The work of Carrie Mae Weems (born 1953), a highly honored contemporary African American artist, is widely praised for its examination of “race, gender and class.” This latter formulation, associated with the rise of identity politics, is virtually embedded in the DNA of so much contemporary art, especially that which is considered, or considers itself, “political” or “radical.” But the focus is really on race and gender, while class is relegated to a negligible position in the triad.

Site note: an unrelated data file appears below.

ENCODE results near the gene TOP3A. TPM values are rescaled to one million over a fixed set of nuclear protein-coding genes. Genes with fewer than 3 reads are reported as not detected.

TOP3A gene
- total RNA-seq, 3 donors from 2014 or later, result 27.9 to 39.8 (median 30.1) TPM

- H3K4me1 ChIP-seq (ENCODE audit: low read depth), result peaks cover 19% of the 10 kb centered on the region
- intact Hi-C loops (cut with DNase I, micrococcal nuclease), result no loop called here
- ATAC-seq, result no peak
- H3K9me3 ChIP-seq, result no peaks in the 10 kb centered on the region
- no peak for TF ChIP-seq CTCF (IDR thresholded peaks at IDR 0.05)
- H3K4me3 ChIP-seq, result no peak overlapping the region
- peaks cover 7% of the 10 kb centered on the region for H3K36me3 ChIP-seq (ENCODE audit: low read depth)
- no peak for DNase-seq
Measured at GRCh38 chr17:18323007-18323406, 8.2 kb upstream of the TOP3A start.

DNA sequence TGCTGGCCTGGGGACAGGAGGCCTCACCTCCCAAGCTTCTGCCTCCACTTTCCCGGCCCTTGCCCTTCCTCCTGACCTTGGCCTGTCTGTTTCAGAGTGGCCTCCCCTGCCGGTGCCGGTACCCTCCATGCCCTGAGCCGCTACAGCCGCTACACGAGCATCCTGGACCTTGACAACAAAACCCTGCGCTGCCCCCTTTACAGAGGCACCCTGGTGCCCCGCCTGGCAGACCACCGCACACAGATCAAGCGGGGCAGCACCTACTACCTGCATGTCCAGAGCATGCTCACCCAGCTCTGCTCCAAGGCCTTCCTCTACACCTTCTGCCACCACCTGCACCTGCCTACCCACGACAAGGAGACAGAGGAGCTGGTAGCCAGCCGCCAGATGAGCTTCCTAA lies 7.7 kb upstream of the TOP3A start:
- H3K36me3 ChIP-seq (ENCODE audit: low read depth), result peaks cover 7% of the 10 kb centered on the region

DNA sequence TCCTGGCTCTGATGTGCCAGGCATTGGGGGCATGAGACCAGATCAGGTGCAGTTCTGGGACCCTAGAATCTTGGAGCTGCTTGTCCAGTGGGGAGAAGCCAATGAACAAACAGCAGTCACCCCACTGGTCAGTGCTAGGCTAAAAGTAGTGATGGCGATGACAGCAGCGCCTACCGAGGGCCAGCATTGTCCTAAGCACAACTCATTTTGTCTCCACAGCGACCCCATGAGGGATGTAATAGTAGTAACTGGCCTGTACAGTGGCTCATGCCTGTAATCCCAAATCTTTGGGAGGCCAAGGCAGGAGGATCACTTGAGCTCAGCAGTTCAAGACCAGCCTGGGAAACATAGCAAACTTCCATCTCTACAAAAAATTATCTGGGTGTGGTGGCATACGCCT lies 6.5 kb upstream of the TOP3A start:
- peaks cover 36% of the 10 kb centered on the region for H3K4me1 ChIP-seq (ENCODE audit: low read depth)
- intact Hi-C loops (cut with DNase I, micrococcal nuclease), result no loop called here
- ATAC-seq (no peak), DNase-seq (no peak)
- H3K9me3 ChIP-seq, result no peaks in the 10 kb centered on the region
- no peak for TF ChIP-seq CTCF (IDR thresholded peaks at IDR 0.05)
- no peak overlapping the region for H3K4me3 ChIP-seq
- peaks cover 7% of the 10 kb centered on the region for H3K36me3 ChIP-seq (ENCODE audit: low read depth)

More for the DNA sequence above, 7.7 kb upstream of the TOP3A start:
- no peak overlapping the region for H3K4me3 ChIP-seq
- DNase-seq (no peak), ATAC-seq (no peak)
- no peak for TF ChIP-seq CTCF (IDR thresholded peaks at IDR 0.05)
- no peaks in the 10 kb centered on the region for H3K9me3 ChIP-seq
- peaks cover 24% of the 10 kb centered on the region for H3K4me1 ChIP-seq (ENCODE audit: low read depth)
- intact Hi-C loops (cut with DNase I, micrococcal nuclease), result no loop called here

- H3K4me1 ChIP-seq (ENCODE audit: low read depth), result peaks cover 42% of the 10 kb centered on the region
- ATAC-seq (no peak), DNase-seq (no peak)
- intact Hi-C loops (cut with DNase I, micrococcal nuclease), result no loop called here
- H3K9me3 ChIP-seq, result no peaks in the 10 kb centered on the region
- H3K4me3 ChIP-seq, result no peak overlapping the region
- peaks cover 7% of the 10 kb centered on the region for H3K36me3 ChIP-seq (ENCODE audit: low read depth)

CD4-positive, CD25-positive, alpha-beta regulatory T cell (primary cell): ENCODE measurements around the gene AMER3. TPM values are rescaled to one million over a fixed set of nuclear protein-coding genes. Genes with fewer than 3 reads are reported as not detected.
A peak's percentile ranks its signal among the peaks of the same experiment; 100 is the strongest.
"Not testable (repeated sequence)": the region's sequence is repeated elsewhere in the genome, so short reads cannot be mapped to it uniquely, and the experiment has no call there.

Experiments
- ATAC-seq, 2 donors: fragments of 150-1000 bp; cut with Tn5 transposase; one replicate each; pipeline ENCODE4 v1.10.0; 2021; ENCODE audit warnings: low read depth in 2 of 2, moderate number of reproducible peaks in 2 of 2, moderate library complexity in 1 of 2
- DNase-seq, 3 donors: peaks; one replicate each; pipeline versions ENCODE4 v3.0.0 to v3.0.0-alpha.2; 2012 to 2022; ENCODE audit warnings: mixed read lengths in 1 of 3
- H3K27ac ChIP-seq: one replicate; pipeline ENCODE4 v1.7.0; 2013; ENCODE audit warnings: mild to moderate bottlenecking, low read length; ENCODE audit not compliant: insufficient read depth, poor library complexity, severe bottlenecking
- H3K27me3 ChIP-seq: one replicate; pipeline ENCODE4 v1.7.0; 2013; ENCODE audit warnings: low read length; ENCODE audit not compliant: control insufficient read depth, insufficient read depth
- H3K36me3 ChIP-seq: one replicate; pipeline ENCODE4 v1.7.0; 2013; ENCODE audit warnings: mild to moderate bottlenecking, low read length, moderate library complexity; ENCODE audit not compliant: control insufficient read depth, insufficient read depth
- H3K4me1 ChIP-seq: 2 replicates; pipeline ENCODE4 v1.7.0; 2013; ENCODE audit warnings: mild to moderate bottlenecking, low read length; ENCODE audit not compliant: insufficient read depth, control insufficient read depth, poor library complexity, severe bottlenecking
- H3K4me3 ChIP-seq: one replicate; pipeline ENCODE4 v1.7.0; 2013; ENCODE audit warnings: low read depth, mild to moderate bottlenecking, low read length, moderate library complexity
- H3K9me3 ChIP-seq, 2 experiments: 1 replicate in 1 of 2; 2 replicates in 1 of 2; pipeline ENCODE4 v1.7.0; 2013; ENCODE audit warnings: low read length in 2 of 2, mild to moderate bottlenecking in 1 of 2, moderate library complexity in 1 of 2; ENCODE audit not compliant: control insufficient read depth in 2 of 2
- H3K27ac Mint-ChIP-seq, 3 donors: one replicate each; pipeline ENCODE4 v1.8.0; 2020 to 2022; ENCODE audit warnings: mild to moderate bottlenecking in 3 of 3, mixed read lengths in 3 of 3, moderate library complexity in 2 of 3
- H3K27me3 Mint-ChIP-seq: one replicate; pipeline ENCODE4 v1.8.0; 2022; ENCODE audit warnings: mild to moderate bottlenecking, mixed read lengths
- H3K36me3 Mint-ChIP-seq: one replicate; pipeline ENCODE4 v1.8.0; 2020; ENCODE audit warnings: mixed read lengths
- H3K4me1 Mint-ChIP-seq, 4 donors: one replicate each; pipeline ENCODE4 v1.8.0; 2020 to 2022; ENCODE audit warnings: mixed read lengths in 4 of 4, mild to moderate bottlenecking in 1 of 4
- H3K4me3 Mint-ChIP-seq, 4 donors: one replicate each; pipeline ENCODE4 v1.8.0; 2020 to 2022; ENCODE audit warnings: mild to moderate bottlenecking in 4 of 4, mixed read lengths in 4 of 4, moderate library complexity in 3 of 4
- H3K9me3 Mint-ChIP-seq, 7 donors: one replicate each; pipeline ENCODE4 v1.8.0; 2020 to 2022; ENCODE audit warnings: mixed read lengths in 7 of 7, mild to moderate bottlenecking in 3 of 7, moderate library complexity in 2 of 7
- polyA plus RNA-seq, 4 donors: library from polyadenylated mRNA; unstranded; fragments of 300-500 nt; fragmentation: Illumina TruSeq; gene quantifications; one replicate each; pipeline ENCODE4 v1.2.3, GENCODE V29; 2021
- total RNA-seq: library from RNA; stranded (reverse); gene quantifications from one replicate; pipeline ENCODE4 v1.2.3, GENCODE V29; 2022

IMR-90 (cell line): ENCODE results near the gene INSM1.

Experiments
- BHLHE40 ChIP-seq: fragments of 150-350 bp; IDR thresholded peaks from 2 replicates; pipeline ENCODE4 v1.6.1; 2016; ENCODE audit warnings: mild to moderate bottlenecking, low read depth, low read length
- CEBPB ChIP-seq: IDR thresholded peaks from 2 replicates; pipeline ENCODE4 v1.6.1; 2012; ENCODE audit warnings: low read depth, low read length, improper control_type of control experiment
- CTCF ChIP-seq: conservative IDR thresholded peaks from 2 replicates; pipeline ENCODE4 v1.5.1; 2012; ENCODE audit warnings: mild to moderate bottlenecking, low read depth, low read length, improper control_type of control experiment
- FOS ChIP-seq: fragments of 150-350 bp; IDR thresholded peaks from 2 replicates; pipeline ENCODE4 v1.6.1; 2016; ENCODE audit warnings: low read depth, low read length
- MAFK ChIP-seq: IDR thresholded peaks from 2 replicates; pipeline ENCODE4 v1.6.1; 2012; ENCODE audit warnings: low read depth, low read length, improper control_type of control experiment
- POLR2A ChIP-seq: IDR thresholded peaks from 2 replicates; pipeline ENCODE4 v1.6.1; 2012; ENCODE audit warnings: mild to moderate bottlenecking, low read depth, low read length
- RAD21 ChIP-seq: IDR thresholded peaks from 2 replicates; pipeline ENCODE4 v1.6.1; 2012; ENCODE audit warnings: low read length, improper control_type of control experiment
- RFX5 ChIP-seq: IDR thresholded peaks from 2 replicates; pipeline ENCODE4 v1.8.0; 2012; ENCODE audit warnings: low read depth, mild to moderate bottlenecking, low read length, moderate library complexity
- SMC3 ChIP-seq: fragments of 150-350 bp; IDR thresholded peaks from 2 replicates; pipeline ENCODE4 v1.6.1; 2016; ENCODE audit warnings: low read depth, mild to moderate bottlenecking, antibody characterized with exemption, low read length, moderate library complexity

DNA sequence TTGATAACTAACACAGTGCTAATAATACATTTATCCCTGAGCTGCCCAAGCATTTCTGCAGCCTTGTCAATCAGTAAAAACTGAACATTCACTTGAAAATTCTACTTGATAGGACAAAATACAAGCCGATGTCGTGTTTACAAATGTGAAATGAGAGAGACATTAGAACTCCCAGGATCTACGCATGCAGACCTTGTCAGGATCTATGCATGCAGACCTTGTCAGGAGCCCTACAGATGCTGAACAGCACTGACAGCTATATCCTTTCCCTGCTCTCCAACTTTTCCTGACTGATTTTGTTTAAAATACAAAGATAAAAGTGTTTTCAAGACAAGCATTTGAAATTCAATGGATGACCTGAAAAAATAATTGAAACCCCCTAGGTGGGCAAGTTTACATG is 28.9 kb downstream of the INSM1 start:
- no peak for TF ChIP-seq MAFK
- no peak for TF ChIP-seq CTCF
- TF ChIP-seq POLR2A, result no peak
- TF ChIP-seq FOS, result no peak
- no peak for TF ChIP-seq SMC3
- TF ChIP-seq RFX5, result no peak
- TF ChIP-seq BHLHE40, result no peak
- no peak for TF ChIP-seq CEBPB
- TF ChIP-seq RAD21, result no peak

The latest installment of Los Angeles-based artist Sandow Birk’s ongoing project American Qur’an at P.P.O.W. Gallery in New York City adds twelve suras (chapters) to what, when finished, will be a complete English transcription of the Muslim sacred text illustrated with scenes of contemporary American life.
American Qur’an by Sandow Birk at P.P.O.W. Gallery, New York City, September 7-October 12, 2013
Here’s the review by my good friend Clare Hurley.
A recent exhibit commemorating the centennial of the 1913 Armory Show in New York raises important issues on the history of art in the 20th century.